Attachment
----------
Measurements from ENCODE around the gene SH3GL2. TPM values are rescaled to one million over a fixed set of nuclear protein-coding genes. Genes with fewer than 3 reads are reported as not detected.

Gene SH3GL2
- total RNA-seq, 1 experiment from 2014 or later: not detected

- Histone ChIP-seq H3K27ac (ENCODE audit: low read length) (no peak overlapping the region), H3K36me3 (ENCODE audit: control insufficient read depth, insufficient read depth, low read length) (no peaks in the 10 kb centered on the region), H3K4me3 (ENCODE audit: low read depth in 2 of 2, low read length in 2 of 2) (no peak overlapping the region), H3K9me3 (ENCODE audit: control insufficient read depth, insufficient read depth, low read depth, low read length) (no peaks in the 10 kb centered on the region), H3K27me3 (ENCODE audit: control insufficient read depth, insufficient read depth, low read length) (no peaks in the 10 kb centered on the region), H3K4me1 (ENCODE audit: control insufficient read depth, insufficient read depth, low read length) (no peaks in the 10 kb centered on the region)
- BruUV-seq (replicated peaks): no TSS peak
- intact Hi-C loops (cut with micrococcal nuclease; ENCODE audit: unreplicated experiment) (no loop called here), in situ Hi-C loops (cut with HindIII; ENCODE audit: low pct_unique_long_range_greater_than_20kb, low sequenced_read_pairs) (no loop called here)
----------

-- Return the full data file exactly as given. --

Measurements from ENCODE around the gene SH3GL2. TPM values are rescaled to one million over a fixed set of nuclear protein-coding genes. Genes with fewer than 3 reads are reported as not detected.

Gene SH3GL2
- total RNA-seq, 1 experiment from 2014 or later: not detected

- Histone ChIP-seq H3K27ac (ENCODE audit: low read length) (no peak overlapping the region), H3K36me3 (ENCODE audit: control insufficient read depth, insufficient read depth, low read length) (no peaks in the 10 kb centered on the region), H3K4me3 (ENCODE audit: low read depth in 2 of 2, low read length in 2 of 2) (no peak overlapping the region), H3K9me3 (ENCODE audit: control insufficient read depth, insufficient read depth, low read depth, low read length) (no peaks in the 10 kb centered on the region), H3K27me3 (ENCODE audit: control insufficient read depth, insufficient read depth, low read length) (no peaks in the 10 kb centered on the region), H3K4me1 (ENCODE audit: control insufficient read depth, insufficient read depth, low read length) (no peaks in the 10 kb centered on the region)
- BruUV-seq (replicated peaks): no TSS peak
- intact Hi-C loops (cut with micrococcal nuclease; ENCODE audit: unreplicated experiment) (no loop called here), in situ Hi-C loops (cut with HindIII; ENCODE audit: low pct_unique_long_range_greater_than_20kb, low sequenced_read_pairs) (no loop called here)